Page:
Last November, we gave readers a nasty shock by suggesting Immigration Minister Peter Dutton was angling to replace Tony Abbott as leader of conservative Liberal MPs.
In a less fraught political environment, the shuffling of deck chairs among the Liberal Party’s far-right rump would be of only passing interest.
However, the logical extension of this development was that Minister Dutton fancied himself as the man to replace Malcolm Turnbull as Prime Minister should the Liberals ever find the need to do so.
The Dutton revelation may have dimmed in voters’ minds over the summer break but it has been thrown back into the spotlight in recent weeks.
Mr Dutton has returned to Parliament with a buzz-cut and a tan, and fluffers in the conservative media have begun to fete him as the Liberal Party’s next great white hope.
By the end of this week, the man mostly frequently depicted on social media as a potato was reportedly on the brink of becoming our next PM, having apparently been doing the numbers at “secret meetings” while taking a daily stroll with his long-time walking partner and conservative colleague Mathias Cormann.
To his credit, Mr Dutton has said all the right things, such as “I serve in [Malcolm Turnbull’s] cabinet because I believe in him as leader”, but there is increasing evidence the Immigration Minister is more than willing to play along with this fantasy.
Mr Dutton directly contradicted the PM’s stated assurance that two refugee settlement arrangements struck between the US and Australia were a “people swap” deal, gaining praise from Tony Abbott’s principal cheerleader Peta Credlin for doing so.
Then, after a week in which the government has endured a flurry of blows from Labor over penalty rates (with Tony Abbott throwing peanuts from the sidelines), a story was leaked to the conservatives’ favourite tabloid on Friday, claiming Minister Dutton would save us from the “Enemy at the Gates” by strengthening the law designed to strip dual-national extremists of their Australian citizenship.
Despite the PM calling the manufactured expose “exaggerated”, it gave Minister Dutton the perfect opportunity to brandish a few chest hairs, telling the conservative heartland via talkback radio that “We want the strongest possible response to stop people coming back” and that he had already spoken to the Prime Minister “about ways we can strengthen that legislation”.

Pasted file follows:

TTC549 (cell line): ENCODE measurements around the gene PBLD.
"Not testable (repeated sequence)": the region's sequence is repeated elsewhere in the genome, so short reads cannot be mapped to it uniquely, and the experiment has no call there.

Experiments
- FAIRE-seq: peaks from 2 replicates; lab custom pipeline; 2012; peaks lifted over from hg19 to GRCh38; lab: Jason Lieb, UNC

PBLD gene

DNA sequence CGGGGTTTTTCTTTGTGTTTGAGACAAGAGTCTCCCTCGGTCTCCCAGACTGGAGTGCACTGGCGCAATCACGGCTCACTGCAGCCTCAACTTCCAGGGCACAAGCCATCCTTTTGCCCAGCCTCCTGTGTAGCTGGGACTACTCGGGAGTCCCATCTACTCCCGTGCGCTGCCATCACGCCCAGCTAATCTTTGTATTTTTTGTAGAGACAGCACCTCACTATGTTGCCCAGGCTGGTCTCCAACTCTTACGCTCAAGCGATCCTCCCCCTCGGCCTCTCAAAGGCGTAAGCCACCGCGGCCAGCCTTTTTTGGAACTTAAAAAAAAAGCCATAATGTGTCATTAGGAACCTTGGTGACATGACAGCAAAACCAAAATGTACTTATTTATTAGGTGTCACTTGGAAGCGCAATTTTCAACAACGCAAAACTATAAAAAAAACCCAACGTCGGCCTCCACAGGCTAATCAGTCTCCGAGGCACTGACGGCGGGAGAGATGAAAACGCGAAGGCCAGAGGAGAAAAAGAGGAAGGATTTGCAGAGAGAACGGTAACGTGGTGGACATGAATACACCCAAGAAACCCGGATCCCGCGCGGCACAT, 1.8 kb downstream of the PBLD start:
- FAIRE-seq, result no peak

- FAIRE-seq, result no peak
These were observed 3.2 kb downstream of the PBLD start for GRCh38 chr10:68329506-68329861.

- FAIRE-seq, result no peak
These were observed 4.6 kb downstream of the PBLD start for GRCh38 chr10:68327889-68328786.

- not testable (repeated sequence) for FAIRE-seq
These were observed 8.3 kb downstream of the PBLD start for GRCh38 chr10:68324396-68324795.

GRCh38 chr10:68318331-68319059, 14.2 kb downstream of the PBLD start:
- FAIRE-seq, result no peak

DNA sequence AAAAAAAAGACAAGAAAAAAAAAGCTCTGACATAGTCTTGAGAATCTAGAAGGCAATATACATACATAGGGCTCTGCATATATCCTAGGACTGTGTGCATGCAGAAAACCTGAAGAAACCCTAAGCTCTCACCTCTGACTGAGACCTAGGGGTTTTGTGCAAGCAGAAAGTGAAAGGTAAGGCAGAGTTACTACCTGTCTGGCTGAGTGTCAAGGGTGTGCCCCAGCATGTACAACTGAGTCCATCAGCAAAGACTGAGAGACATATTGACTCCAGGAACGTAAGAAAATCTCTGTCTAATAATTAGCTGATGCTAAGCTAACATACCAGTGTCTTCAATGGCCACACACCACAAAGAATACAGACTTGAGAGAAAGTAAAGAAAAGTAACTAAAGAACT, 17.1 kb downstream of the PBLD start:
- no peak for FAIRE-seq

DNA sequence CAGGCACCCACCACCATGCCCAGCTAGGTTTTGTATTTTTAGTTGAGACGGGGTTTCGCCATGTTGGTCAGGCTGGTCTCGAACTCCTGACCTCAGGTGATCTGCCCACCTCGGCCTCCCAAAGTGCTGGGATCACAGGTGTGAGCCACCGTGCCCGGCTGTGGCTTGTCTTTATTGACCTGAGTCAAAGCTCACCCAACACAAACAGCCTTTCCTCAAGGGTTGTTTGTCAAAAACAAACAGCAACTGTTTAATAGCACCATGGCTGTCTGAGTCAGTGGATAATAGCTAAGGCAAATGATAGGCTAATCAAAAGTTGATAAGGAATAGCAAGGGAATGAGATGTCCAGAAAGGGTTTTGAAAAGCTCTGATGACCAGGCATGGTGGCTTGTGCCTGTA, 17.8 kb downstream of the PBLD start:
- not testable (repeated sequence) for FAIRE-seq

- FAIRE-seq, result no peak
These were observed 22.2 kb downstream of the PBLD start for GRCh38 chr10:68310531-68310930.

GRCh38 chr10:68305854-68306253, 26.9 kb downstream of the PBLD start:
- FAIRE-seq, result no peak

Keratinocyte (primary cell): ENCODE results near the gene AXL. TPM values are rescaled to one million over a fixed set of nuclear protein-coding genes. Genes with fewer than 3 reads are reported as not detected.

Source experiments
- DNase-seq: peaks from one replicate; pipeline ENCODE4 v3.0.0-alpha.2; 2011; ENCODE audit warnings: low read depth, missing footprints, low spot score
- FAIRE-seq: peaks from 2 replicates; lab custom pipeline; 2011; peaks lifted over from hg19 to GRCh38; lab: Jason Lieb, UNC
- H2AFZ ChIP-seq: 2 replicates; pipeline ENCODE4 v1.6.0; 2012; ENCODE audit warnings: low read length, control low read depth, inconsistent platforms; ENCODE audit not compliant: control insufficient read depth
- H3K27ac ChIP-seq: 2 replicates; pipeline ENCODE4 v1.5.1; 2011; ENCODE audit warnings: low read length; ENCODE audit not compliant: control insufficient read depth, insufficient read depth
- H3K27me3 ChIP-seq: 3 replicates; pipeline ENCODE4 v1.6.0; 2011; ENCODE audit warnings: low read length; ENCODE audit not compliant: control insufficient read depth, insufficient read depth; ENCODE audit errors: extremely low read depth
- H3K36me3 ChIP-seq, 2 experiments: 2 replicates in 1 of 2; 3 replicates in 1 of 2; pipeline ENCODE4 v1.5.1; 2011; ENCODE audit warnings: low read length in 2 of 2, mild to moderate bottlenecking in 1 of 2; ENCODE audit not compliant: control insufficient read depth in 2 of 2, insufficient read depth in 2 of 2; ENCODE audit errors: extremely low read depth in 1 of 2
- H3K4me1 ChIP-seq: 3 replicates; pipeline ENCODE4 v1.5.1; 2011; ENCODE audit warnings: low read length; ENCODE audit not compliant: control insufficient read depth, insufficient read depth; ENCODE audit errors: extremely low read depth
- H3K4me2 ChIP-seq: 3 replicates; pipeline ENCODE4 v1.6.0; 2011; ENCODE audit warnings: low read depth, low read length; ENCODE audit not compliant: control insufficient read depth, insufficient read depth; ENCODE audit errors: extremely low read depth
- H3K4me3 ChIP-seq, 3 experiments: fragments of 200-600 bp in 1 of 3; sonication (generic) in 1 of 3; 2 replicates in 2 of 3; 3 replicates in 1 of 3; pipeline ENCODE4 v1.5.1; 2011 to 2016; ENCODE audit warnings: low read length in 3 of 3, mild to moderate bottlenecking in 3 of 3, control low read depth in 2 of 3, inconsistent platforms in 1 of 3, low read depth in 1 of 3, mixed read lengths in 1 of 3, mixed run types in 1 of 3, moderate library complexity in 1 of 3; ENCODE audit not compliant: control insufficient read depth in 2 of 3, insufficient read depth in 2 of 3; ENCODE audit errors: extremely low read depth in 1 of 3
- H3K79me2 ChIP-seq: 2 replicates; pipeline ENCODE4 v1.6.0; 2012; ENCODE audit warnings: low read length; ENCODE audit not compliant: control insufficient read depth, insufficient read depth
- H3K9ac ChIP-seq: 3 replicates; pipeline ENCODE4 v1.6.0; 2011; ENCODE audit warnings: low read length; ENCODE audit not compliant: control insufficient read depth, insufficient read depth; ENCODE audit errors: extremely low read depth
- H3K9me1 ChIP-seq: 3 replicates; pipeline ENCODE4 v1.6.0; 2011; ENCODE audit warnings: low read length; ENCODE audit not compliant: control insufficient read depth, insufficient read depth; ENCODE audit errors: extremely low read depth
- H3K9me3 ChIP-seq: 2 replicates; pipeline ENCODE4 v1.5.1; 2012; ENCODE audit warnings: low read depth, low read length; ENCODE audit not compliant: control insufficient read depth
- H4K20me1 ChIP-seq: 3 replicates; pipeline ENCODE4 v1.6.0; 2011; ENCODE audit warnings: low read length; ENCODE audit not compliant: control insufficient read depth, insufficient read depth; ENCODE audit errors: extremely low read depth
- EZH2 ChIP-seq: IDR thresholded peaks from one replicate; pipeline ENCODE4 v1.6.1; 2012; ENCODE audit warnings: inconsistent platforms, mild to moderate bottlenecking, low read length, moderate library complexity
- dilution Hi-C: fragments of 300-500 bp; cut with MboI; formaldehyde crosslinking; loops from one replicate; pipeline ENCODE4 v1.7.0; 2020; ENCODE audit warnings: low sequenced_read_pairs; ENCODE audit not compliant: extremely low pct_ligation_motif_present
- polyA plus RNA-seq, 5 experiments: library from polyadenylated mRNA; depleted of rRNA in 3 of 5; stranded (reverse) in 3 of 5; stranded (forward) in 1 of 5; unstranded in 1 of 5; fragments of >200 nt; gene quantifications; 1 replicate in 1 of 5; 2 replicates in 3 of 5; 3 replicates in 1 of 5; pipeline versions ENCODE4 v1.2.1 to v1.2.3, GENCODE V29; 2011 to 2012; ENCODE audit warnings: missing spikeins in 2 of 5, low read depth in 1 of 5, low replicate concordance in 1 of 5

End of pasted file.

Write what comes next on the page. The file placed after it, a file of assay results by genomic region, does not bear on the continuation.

The splash on the front page of the Daily Telegraph also gave another Abbott cheerleader, Sharri Markson, the chance to claim Mr Dutton was being urged by colleagues to “accept a suicide mission and lead the party to defeat in the greater interest of the Liberal cause”.
Meanwhile, in another Murdoch publication, former Labor head-kicker and now commentator Graeme Richardson claimed Tony Abbott was among the colleagues urging Mr Dutton to have a go.
— The Australian (@australian) February 28, 2017
Ms Markson, who coincidentally was recipient of the “Enemy at the Gates” story, also pointed out that Mr Dutton was “starting to give the public more insight into his upbringing and personality, weaving personal stories into his policy discussions”.
As an example, she highlighted his mention of having an after-school job in a butcher’s shop.
It is far too early to know whether the Dutton-for-PM campaign is anything other than a last desperate attempt by the ‘delcons’ to find a pathway back to the comfy chairs around the cabinet table.
This is reportedly their all-encompassing obsession, according to yet another leak to the media this week.
There is of course the additional question whether Peter Dutton has the qualities to be prime minister.
However it could be argued that this should not be held against him, given neither the incumbent nor his Labor opponent have performed particularly well on the leadership scale.